Step Four: (drilling)
1. Get Ready - Each of the tabs that you just taped down have a post in the center of them. This is where you’ll be drilling pilot holes. I don’t remember what size pilot drill bit you use but refer to the instructions that come with your kit. This pilot hole bit will fit perfectly inside the post. Get your bit, put it in your drill, and don’t freak out (see picture) like my dad.
2. Pilot Holes - Insert the bit into the post on the tabs and drill (make sure your drill is set on “F” not “R”). Let the drill do the work (see pic). You don’t have to push really hard. If you push too hard on the drill you can damage the trunk when the hole is made as you will force the rest of the drill to strike the trunk causing dings and dents no G35 owner should ever have.
3. Remove the tape/tabs - Once all the holes are drilled remove the tape and the tabs. Your trunk should have a lot of little holes like these.
4. Safety first - Take your masking tape, and using two strips, tape a protective plus sign over each hold. You’re going to have to drill these holes out to a larger diameter. This will give you some protection from the drill hitting the trunk. Its not much but it will help.
5. Drill the real holes - Refer to the included directions for what size bit to use now. Using the larger bit drill out the holes to the larger diameter.
6. Whats Left - The four center holes (three for screws and the one for the brake light wire) are ready for action now and require no more drilling (big deep breath). Unfortunately you’re going to have to drill out some large holes to allow access from the inside of the trunk lid to the four end holes (two on each end of the outside of the trunk lid) you just drilled.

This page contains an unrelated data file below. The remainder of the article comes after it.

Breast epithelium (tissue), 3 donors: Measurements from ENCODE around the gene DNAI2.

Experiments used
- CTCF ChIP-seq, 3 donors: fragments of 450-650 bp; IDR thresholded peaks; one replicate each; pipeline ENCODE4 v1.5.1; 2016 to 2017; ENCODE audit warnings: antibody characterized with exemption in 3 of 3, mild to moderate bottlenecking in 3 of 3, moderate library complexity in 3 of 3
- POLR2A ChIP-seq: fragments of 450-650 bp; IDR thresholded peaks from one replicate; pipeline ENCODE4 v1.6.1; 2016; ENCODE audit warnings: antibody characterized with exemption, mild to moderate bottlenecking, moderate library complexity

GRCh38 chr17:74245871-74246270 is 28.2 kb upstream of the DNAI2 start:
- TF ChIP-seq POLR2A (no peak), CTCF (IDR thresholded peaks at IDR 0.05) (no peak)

7. Mark it once - So as to know where to drill on the inside of the trunk lid, take a Philips head screwdriver and insert it into the four holes on the ends of the top of the trunk lid (two on each side). Using mild force strike the top of the screwdriver with your hand so that it scores or marks the underside of the trunk lid. This will tell you where you need to drill your holes (see picture).
8. Mark it twice - Use this same screwdriver in the same way on the underside of the trunk lid where you just made marks. Push those indentions back in, in the opposite way so that you have an indentation to drill on instead of a bump that would only cause you heartache. You can also use a screw and a hammer (that’s what we did) to do this. (See pic)
9. Drill, Drill, Drill - Once you have your indentations use a small pilot drill bit and drill through each of the four indentations. Now use larger drill bits to widen the hole until you reach 1/2 “ diameter. Do this in several steps skipping 2-3 bits every time you move up in drill bit size. Make sure to position your hole at an angle which allows you access to the smaller top holes. The goal is to be able to fit a bolt and a washer through the larger hole and up through the smaller hole above.
10. Hone it – Even the ½” bit isn’t completely large enough to fit a bolt and a washer through at times. With the ½” bit in the bottom holes wiggle it around evenly to widen the holes a little. Use one of the included washers and bolts (in the spoiler kit) to check to see if its big enough. If you can get it through the bottom (larger) hole and into the top (smaller hole) than its big enough. Take a deep breath… here comes the easy part.